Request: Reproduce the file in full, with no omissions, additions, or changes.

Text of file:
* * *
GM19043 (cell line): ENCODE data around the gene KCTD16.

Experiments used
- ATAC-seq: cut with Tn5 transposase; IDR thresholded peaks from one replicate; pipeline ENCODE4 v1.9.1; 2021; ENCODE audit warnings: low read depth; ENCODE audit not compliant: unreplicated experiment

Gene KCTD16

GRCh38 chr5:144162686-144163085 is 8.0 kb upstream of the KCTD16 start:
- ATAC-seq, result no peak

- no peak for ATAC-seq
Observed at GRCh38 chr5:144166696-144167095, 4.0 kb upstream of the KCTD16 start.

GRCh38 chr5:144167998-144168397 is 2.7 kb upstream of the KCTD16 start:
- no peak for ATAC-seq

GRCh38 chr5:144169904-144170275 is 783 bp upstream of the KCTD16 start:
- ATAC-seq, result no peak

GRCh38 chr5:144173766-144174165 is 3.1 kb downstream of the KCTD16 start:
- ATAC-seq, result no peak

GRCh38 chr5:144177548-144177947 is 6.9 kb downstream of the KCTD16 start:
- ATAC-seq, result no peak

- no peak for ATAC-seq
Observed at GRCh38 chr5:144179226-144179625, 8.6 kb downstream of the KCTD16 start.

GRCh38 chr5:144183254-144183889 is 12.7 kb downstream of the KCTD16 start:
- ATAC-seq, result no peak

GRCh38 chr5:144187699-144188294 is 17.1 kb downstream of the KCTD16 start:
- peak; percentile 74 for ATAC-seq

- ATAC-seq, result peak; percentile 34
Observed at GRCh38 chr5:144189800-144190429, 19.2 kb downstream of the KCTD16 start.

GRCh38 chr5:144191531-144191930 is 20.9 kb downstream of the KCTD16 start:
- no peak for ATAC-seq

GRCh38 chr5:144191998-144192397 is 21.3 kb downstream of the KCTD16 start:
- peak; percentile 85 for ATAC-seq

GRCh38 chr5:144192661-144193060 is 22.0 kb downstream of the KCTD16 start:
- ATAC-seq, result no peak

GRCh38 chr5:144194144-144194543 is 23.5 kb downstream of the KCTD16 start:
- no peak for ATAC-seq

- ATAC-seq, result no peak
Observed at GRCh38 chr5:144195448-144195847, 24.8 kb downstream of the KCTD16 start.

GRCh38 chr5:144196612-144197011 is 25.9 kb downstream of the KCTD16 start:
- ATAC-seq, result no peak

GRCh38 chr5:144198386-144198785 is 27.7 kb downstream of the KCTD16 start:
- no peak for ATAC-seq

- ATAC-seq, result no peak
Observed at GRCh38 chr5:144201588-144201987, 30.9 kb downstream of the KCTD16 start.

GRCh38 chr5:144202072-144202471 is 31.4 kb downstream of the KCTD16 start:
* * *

GM19043 (cell line): ENCODE data around the gene KCTD16.

Experiments used
- ATAC-seq: cut with Tn5 transposase; IDR thresholded peaks from one replicate; pipeline ENCODE4 v1.9.1; 2021; ENCODE audit warnings: low read depth; ENCODE audit not compliant: unreplicated experiment

Gene KCTD16

GRCh38 chr5:144162686-144163085 is 8.0 kb upstream of the KCTD16 start:
- ATAC-seq, result no peak

- no peak for ATAC-seq
Observed at GRCh38 chr5:144166696-144167095, 4.0 kb upstream of the KCTD16 start.

GRCh38 chr5:144167998-144168397 is 2.7 kb upstream of the KCTD16 start:
- no peak for ATAC-seq

GRCh38 chr5:144169904-144170275 is 783 bp upstream of the KCTD16 start:
- ATAC-seq, result no peak

GRCh38 chr5:144173766-144174165 is 3.1 kb downstream of the KCTD16 start:
- ATAC-seq, result no peak

GRCh38 chr5:144177548-144177947 is 6.9 kb downstream of the KCTD16 start:
- ATAC-seq, result no peak

- no peak for ATAC-seq
Observed at GRCh38 chr5:144179226-144179625, 8.6 kb downstream of the KCTD16 start.

GRCh38 chr5:144183254-144183889 is 12.7 kb downstream of the KCTD16 start:
- ATAC-seq, result no peak

GRCh38 chr5:144187699-144188294 is 17.1 kb downstream of the KCTD16 start:
- peak; percentile 74 for ATAC-seq

- ATAC-seq, result peak; percentile 34
Observed at GRCh38 chr5:144189800-144190429, 19.2 kb downstream of the KCTD16 start.

GRCh38 chr5:144191531-144191930 is 20.9 kb downstream of the KCTD16 start:
- no peak for ATAC-seq

GRCh38 chr5:144191998-144192397 is 21.3 kb downstream of the KCTD16 start:
- peak; percentile 85 for ATAC-seq

GRCh38 chr5:144192661-144193060 is 22.0 kb downstream of the KCTD16 start:
- ATAC-seq, result no peak

GRCh38 chr5:144194144-144194543 is 23.5 kb downstream of the KCTD16 start:
- no peak for ATAC-seq

- ATAC-seq, result no peak
Observed at GRCh38 chr5:144195448-144195847, 24.8 kb downstream of the KCTD16 start.

GRCh38 chr5:144196612-144197011 is 25.9 kb downstream of the KCTD16 start:
- ATAC-seq, result no peak

GRCh38 chr5:144198386-144198785 is 27.7 kb downstream of the KCTD16 start:
- no peak for ATAC-seq

- ATAC-seq, result no peak
Observed at GRCh38 chr5:144201588-144201987, 30.9 kb downstream of the KCTD16 start.

GRCh38 chr5:144202072-144202471 is 31.4 kb downstream of the KCTD16 start: